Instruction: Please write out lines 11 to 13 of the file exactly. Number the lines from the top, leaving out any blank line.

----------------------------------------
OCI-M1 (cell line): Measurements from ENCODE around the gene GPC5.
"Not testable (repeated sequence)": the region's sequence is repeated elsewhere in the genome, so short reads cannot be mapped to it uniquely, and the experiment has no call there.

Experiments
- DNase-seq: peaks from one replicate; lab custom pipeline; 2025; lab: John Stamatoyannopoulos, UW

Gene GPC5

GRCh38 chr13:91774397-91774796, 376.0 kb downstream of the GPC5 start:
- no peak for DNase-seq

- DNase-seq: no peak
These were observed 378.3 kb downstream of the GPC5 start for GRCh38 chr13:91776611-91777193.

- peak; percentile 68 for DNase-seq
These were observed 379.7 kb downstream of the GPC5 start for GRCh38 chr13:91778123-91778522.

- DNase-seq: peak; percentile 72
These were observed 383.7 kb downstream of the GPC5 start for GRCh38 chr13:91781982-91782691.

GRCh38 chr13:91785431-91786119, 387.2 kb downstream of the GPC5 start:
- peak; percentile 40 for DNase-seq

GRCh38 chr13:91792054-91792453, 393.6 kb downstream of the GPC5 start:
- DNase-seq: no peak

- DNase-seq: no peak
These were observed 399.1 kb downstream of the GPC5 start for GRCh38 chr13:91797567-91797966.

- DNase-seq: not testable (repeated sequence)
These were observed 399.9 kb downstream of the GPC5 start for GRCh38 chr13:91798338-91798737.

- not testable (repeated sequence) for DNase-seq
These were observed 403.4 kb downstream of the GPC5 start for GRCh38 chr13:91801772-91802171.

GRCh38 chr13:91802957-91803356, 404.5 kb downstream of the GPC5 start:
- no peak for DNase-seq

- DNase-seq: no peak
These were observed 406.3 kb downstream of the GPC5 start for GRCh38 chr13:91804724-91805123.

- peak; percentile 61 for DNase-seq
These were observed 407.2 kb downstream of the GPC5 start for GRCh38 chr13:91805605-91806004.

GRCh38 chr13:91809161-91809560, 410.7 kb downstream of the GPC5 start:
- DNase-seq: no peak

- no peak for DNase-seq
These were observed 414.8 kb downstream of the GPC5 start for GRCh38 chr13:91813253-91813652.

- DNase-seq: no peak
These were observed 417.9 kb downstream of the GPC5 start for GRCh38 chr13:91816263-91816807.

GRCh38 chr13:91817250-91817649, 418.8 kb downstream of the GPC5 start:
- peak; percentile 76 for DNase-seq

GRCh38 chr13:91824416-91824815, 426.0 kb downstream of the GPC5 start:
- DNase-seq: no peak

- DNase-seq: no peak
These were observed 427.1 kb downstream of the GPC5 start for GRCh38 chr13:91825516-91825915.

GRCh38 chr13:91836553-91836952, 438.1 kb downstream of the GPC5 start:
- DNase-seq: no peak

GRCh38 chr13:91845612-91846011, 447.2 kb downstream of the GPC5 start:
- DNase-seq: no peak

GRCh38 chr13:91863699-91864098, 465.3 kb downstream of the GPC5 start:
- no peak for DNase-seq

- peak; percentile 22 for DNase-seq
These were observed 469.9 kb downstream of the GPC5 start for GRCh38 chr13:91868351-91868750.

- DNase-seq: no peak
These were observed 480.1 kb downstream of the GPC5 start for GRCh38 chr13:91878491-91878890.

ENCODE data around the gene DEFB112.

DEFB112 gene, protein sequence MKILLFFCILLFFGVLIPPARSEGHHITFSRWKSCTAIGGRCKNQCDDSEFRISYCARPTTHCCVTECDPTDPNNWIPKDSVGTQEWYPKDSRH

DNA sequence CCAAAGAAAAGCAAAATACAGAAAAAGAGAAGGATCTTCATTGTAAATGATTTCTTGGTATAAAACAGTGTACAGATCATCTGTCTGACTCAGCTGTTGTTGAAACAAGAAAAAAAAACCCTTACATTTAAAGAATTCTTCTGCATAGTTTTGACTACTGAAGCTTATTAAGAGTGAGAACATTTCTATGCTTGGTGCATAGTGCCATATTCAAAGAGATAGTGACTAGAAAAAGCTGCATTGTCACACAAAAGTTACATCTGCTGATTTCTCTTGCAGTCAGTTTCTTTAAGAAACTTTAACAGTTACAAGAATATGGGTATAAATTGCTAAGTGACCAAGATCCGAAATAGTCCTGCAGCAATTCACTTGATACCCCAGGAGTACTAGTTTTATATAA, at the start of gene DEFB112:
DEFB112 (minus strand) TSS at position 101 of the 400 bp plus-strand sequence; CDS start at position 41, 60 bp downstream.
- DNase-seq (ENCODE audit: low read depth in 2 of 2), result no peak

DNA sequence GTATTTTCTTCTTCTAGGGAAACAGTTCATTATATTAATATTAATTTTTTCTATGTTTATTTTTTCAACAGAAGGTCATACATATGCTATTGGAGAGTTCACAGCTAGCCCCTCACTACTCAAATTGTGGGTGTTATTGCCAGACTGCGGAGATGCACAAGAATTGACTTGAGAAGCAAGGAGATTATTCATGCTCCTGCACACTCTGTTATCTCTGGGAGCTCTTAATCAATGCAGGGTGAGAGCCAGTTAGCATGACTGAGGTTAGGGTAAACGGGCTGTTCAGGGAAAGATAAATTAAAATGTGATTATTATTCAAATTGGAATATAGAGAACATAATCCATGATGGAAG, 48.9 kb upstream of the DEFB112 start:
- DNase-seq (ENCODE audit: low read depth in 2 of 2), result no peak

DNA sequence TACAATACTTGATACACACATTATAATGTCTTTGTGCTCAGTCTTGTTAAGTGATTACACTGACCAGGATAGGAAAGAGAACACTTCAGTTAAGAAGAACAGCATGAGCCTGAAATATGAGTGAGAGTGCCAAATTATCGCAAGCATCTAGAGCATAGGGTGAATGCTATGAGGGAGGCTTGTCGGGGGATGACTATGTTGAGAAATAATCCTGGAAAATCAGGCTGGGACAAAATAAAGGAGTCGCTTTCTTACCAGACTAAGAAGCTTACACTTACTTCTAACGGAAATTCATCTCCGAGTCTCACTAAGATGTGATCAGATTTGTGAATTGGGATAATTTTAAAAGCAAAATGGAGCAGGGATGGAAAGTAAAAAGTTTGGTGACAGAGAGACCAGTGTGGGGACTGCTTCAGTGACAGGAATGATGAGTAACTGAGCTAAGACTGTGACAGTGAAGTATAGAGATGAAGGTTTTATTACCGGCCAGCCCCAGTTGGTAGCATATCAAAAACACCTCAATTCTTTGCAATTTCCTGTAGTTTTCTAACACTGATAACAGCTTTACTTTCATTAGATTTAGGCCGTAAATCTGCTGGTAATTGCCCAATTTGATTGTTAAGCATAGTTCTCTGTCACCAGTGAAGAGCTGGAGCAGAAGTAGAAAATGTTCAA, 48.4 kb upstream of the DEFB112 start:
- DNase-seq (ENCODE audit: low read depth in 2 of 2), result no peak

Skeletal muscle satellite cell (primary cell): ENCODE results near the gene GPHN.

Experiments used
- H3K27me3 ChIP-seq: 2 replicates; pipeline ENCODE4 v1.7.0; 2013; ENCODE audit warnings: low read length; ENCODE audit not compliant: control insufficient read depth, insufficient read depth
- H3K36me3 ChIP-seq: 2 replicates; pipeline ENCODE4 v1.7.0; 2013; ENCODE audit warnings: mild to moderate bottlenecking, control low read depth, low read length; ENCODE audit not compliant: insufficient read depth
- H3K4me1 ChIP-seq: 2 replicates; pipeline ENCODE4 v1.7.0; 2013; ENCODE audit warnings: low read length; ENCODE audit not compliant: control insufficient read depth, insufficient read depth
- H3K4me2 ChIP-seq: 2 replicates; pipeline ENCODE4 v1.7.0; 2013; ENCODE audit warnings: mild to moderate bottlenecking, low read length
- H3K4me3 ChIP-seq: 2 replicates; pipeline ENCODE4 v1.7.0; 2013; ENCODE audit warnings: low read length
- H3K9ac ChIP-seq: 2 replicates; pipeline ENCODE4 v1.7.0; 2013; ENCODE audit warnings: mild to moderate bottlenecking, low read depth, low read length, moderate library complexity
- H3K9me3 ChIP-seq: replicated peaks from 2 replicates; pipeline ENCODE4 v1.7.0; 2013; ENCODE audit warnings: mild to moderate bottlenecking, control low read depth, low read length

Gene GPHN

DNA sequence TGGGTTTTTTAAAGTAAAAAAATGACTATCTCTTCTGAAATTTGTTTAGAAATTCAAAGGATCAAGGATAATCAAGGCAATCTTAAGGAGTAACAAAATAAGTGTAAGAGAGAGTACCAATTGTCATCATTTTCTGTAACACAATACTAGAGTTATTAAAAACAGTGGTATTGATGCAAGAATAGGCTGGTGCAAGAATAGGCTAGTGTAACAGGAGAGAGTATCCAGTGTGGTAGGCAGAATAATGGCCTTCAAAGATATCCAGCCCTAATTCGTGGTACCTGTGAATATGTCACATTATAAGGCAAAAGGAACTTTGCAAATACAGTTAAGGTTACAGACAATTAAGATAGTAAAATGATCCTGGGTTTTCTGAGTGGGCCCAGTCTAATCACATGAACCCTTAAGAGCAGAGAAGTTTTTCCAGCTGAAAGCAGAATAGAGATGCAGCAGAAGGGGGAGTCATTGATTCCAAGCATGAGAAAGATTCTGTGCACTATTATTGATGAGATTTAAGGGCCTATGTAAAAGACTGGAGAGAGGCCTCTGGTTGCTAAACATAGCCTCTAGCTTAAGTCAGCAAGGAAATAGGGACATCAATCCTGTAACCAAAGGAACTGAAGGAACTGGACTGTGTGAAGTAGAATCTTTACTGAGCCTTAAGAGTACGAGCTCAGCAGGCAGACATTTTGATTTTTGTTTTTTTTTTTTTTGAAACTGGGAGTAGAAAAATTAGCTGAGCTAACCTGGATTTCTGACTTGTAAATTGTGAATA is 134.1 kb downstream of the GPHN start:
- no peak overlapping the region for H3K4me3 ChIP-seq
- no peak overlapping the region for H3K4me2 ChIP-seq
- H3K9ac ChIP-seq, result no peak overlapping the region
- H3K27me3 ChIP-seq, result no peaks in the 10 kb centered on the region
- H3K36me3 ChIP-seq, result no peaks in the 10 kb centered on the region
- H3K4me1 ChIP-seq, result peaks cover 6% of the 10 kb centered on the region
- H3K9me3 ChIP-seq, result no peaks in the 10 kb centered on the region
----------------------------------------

These were observed 379.7 kb downstream of the GPC5 start for GRCh38 chr13:91778123-91778522.

- DNase-seq: peak; percentile 72
These were observed 383.7 kb downstream of the GPC5 start for GRCh38 chr13:91781982-91782691.